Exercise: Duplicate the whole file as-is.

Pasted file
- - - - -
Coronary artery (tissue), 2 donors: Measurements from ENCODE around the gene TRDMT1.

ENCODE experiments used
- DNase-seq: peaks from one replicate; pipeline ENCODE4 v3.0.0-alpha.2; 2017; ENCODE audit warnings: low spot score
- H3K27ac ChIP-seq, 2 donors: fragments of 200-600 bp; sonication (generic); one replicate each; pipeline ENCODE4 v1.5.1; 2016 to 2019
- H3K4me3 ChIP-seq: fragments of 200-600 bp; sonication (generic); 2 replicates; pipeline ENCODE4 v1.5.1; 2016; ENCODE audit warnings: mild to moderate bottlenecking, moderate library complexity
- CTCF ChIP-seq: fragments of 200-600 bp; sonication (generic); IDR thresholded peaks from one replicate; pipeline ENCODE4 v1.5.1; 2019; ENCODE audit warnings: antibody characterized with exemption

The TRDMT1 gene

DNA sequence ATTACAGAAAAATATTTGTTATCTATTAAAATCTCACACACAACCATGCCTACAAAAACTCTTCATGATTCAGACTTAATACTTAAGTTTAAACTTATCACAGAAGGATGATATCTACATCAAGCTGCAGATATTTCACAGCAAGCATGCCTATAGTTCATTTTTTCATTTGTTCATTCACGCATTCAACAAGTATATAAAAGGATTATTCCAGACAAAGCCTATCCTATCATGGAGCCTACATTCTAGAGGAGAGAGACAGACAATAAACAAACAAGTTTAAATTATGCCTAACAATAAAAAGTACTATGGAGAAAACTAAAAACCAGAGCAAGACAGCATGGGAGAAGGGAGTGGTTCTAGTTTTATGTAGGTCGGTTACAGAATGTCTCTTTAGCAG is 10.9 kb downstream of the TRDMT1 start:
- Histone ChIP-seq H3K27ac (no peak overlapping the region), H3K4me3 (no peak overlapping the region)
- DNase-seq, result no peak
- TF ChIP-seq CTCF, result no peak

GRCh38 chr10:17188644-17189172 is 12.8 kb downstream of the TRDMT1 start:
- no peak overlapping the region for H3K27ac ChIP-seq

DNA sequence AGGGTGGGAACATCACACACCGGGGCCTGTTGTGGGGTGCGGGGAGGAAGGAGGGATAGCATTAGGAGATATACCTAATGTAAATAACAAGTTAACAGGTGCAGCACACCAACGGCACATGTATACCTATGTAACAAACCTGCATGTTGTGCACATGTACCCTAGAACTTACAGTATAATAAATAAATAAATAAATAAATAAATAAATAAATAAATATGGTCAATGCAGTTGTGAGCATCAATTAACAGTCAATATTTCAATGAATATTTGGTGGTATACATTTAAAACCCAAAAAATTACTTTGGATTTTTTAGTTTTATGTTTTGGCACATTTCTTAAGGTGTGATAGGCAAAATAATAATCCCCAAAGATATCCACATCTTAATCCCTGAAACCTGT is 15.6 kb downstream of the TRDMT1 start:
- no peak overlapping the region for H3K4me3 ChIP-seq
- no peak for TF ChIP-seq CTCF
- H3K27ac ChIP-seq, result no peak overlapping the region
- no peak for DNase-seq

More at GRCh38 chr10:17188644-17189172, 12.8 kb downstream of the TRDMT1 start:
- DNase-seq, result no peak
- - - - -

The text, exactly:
Coronary artery (tissue), 2 donors: Measurements from ENCODE around the gene TRDMT1.

ENCODE experiments used
- DNase-seq: peaks from one replicate; pipeline ENCODE4 v3.0.0-alpha.2; 2017; ENCODE audit warnings: low spot score
- H3K27ac ChIP-seq, 2 donors: fragments of 200-600 bp; sonication (generic); one replicate each; pipeline ENCODE4 v1.5.1; 2016 to 2019
- H3K4me3 ChIP-seq: fragments of 200-600 bp; sonication (generic); 2 replicates; pipeline ENCODE4 v1.5.1; 2016; ENCODE audit warnings: mild to moderate bottlenecking, moderate library complexity
- CTCF ChIP-seq: fragments of 200-600 bp; sonication (generic); IDR thresholded peaks from one replicate; pipeline ENCODE4 v1.5.1; 2019; ENCODE audit warnings: antibody characterized with exemption

The TRDMT1 gene

DNA sequence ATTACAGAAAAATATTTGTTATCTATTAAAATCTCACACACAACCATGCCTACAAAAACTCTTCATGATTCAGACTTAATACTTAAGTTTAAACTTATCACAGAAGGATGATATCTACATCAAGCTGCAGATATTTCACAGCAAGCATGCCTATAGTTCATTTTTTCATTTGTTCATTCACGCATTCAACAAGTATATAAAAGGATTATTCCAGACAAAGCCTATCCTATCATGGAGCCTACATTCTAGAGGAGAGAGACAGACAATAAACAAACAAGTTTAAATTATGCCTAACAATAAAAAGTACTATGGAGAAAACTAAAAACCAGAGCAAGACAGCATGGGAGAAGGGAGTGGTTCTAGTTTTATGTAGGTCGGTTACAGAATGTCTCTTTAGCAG is 10.9 kb downstream of the TRDMT1 start:
- Histone ChIP-seq H3K27ac (no peak overlapping the region), H3K4me3 (no peak overlapping the region)
- DNase-seq, result no peak
- TF ChIP-seq CTCF, result no peak

GRCh38 chr10:17188644-17189172 is 12.8 kb downstream of the TRDMT1 start:
- no peak overlapping the region for H3K27ac ChIP-seq

DNA sequence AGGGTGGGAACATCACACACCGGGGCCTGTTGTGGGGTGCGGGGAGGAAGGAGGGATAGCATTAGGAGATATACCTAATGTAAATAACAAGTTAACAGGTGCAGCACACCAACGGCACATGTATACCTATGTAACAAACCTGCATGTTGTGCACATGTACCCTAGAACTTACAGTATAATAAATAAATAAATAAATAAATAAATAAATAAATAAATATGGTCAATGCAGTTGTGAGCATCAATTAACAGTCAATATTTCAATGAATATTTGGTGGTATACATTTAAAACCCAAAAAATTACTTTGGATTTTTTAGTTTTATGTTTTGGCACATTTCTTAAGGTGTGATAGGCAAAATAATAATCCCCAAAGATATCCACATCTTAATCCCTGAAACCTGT is 15.6 kb downstream of the TRDMT1 start:
- no peak overlapping the region for H3K4me3 ChIP-seq
- no peak for TF ChIP-seq CTCF
- H3K27ac ChIP-seq, result no peak overlapping the region
- no peak for DNase-seq

More at GRCh38 chr10:17188644-17189172, 12.8 kb downstream of the TRDMT1 start:
- DNase-seq, result no peak